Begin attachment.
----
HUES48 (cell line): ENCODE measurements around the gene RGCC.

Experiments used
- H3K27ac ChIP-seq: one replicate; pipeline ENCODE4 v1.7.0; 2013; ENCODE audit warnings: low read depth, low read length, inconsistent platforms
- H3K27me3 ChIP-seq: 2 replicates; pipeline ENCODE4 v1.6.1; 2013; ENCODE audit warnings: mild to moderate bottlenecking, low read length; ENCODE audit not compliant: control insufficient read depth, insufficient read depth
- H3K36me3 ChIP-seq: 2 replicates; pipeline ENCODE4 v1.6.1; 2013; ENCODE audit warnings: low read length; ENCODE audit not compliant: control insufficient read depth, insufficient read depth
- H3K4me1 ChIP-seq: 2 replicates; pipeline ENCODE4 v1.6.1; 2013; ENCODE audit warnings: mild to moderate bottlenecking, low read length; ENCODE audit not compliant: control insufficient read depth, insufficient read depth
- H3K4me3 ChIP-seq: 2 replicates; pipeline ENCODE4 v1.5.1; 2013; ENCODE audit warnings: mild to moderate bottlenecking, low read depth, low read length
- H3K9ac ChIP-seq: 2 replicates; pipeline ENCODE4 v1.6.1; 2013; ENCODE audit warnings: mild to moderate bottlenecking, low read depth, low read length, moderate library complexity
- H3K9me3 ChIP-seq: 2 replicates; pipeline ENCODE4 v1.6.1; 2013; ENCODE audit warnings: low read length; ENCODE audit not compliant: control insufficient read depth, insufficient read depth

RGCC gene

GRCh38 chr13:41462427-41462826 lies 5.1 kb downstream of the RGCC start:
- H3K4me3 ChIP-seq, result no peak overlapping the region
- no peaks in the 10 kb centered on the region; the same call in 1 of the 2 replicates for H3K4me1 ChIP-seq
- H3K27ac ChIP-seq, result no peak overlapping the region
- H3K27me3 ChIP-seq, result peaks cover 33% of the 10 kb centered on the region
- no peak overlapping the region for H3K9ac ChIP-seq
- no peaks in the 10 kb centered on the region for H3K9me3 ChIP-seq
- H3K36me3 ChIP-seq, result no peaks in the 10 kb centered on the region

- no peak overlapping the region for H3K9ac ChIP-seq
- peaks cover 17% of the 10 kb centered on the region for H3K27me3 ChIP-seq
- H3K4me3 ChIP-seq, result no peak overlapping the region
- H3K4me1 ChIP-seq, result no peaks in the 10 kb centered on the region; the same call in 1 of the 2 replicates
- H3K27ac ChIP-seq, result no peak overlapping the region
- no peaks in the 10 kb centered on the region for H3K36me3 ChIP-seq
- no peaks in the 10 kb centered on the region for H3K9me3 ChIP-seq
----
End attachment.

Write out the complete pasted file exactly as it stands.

HUES48 (cell line): ENCODE measurements around the gene RGCC.

Experiments used
- H3K27ac ChIP-seq: one replicate; pipeline ENCODE4 v1.7.0; 2013; ENCODE audit warnings: low read depth, low read length, inconsistent platforms
- H3K27me3 ChIP-seq: 2 replicates; pipeline ENCODE4 v1.6.1; 2013; ENCODE audit warnings: mild to moderate bottlenecking, low read length; ENCODE audit not compliant: control insufficient read depth, insufficient read depth
- H3K36me3 ChIP-seq: 2 replicates; pipeline ENCODE4 v1.6.1; 2013; ENCODE audit warnings: low read length; ENCODE audit not compliant: control insufficient read depth, insufficient read depth
- H3K4me1 ChIP-seq: 2 replicates; pipeline ENCODE4 v1.6.1; 2013; ENCODE audit warnings: mild to moderate bottlenecking, low read length; ENCODE audit not compliant: control insufficient read depth, insufficient read depth
- H3K4me3 ChIP-seq: 2 replicates; pipeline ENCODE4 v1.5.1; 2013; ENCODE audit warnings: mild to moderate bottlenecking, low read depth, low read length
- H3K9ac ChIP-seq: 2 replicates; pipeline ENCODE4 v1.6.1; 2013; ENCODE audit warnings: mild to moderate bottlenecking, low read depth, low read length, moderate library complexity
- H3K9me3 ChIP-seq: 2 replicates; pipeline ENCODE4 v1.6.1; 2013; ENCODE audit warnings: low read length; ENCODE audit not compliant: control insufficient read depth, insufficient read depth

RGCC gene

GRCh38 chr13:41462427-41462826 lies 5.1 kb downstream of the RGCC start:
- H3K4me3 ChIP-seq, result no peak overlapping the region
- no peaks in the 10 kb centered on the region; the same call in 1 of the 2 replicates for H3K4me1 ChIP-seq
- H3K27ac ChIP-seq, result no peak overlapping the region
- H3K27me3 ChIP-seq, result peaks cover 33% of the 10 kb centered on the region
- no peak overlapping the region for H3K9ac ChIP-seq
- no peaks in the 10 kb centered on the region for H3K9me3 ChIP-seq
- H3K36me3 ChIP-seq, result no peaks in the 10 kb centered on the region

- no peak overlapping the region for H3K9ac ChIP-seq
- peaks cover 17% of the 10 kb centered on the region for H3K27me3 ChIP-seq
- H3K4me3 ChIP-seq, result no peak overlapping the region
- H3K4me1 ChIP-seq, result no peaks in the 10 kb centered on the region; the same call in 1 of the 2 replicates
- H3K27ac ChIP-seq, result no peak overlapping the region
- no peaks in the 10 kb centered on the region for H3K36me3 ChIP-seq
- no peaks in the 10 kb centered on the region for H3K9me3 ChIP-seq